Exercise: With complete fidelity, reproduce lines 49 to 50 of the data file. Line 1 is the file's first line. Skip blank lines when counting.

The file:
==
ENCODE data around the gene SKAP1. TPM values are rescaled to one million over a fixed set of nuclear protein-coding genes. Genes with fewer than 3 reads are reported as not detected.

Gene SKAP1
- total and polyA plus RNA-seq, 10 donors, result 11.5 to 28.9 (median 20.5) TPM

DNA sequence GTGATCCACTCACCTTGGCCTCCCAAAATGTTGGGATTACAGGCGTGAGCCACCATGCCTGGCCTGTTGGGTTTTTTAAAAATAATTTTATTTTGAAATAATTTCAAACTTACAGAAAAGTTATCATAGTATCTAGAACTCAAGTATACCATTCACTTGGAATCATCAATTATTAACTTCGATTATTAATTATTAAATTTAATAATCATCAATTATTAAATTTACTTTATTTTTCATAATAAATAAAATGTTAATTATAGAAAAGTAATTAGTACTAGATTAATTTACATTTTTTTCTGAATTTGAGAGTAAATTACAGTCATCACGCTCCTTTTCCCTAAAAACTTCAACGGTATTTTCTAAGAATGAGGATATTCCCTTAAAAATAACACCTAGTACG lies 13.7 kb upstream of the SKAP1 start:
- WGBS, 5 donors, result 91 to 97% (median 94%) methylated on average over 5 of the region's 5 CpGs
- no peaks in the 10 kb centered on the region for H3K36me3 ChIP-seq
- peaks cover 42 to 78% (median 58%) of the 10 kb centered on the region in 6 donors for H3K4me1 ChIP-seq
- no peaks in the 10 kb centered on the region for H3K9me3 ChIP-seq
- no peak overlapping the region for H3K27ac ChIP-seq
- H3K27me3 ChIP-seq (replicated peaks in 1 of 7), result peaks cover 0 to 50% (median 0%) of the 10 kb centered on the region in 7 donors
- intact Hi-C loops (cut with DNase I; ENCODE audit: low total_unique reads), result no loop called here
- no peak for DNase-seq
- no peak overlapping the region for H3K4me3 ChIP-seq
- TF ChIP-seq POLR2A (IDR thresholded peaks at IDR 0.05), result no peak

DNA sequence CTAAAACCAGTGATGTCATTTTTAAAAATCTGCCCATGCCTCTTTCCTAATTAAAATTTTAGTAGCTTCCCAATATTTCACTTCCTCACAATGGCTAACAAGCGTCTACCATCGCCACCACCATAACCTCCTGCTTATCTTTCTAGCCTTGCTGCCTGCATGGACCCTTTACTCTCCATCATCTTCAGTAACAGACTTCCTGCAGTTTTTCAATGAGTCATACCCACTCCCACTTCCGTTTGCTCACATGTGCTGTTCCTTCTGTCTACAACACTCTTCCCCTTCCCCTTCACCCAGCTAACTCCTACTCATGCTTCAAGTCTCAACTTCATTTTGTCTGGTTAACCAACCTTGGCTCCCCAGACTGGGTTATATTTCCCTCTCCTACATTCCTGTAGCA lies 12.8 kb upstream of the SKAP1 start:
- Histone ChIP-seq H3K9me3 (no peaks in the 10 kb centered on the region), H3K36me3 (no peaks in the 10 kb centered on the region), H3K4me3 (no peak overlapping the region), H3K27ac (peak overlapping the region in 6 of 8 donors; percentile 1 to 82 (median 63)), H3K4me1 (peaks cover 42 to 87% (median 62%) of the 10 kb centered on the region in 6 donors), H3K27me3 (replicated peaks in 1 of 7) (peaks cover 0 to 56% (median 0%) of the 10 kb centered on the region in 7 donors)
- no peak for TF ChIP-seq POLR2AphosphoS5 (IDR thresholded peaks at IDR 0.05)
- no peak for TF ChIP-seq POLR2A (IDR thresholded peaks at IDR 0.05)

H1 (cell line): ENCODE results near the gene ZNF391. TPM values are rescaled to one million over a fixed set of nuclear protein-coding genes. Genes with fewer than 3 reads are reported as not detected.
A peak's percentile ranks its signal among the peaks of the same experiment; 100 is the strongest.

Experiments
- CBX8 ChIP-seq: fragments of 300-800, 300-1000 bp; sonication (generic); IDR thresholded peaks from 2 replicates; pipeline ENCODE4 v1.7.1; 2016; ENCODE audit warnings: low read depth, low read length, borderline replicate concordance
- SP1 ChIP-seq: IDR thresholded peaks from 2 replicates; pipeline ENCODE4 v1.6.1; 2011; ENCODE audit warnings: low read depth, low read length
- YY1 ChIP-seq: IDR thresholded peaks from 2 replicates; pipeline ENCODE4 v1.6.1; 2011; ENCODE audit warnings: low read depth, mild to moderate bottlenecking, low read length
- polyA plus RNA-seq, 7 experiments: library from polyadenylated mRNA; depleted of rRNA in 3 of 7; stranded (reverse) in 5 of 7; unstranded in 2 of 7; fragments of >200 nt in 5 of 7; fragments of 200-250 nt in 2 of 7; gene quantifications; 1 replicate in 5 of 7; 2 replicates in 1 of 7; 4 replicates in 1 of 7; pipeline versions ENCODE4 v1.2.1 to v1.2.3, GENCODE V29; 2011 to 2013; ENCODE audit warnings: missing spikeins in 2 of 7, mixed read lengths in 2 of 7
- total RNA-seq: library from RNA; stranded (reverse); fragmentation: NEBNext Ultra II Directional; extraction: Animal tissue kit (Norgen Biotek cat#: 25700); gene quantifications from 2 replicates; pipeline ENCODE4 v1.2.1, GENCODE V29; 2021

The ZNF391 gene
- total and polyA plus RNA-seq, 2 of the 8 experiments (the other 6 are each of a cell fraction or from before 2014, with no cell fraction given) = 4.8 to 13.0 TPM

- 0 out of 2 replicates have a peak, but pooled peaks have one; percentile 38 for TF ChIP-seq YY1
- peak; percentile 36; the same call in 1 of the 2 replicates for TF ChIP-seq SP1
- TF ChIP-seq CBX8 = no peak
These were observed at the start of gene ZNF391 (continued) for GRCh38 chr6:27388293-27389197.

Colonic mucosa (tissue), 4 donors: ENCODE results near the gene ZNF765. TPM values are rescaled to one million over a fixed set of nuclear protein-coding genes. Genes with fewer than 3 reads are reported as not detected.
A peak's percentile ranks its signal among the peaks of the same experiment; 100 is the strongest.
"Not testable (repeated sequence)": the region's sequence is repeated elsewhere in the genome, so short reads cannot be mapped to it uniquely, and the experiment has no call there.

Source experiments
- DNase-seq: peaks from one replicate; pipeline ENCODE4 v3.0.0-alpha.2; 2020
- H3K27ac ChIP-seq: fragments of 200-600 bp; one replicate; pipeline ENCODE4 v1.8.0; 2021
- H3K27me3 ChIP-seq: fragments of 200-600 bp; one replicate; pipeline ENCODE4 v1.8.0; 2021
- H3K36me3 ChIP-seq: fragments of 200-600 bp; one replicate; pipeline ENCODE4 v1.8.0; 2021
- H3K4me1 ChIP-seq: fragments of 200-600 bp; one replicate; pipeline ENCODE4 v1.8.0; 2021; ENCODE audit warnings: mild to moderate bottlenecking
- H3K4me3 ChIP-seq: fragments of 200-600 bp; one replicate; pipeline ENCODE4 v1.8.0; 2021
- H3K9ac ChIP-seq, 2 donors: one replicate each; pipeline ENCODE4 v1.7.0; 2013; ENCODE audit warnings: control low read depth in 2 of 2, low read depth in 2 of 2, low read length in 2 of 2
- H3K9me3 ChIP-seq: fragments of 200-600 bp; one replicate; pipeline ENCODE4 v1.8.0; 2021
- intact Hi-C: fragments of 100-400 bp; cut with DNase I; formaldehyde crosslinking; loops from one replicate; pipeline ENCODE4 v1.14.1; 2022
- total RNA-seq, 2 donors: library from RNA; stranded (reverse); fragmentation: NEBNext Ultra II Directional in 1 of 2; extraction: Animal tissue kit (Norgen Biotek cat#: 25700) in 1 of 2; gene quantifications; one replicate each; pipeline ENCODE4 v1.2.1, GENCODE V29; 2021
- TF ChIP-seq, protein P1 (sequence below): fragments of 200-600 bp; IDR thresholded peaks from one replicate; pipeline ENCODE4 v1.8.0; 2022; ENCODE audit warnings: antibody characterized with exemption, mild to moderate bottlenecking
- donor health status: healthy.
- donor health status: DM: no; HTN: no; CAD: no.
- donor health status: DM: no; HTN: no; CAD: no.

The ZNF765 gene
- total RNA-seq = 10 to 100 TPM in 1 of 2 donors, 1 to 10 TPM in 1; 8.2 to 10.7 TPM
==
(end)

- donor health status: DM: no; HTN: no; CAD: no.
- donor health status: DM: no; HTN: no; CAD: no.